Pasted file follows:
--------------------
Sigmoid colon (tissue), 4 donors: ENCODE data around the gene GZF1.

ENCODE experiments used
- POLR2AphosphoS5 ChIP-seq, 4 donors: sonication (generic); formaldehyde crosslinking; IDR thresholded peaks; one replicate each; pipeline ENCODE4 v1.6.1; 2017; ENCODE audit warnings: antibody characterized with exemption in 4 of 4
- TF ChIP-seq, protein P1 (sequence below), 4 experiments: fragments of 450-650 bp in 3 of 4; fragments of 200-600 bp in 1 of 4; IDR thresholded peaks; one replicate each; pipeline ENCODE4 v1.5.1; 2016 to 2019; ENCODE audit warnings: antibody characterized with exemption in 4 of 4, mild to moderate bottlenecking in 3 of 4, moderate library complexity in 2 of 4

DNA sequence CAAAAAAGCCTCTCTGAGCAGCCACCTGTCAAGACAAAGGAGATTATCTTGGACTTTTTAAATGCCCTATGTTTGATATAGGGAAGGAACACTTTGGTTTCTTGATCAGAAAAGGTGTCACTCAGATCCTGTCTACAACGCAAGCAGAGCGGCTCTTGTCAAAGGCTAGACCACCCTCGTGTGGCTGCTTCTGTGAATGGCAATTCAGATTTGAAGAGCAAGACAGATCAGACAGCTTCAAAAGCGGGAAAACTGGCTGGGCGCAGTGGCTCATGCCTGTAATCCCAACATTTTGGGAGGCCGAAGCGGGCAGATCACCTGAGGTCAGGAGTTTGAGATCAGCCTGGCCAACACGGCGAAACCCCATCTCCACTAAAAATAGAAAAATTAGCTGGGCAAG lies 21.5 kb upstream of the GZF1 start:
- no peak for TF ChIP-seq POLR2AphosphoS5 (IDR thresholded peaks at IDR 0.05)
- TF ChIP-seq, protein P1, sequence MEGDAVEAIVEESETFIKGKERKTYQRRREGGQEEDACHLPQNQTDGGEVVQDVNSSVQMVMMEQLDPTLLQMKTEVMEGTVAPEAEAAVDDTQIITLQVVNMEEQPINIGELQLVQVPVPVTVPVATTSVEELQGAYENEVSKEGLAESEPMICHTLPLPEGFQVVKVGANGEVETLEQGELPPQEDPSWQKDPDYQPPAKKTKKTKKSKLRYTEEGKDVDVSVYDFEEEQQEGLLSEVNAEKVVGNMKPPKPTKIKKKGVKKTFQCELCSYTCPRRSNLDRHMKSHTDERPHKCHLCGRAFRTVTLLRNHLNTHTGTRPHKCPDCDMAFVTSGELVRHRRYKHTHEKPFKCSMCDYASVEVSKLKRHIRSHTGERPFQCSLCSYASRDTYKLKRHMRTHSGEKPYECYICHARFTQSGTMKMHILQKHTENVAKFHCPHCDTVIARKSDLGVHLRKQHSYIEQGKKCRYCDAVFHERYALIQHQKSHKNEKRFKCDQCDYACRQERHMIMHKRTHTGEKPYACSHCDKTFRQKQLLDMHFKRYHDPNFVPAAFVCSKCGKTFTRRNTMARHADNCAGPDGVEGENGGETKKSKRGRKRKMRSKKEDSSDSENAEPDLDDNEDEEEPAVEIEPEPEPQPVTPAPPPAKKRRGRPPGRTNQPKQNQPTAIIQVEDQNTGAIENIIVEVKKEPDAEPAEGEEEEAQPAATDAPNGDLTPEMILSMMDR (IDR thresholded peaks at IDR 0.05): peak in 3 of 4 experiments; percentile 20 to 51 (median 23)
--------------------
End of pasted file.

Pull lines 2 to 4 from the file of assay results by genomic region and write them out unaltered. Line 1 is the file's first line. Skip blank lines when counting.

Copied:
ENCODE experiments used
- POLR2AphosphoS5 ChIP-seq, 4 donors: sonication (generic); formaldehyde crosslinking; IDR thresholded peaks; one replicate each; pipeline ENCODE4 v1.6.1; 2017; ENCODE audit warnings: antibody characterized with exemption in 4 of 4
- TF ChIP-seq, protein P1 (sequence below), 4 experiments: fragments of 450-650 bp in 3 of 4; fragments of 200-600 bp in 1 of 4; IDR thresholded peaks; one replicate each; pipeline ENCODE4 v1.5.1; 2016 to 2019; ENCODE audit warnings: antibody characterized with exemption in 4 of 4, mild to moderate bottlenecking in 3 of 4, moderate library complexity in 2 of 4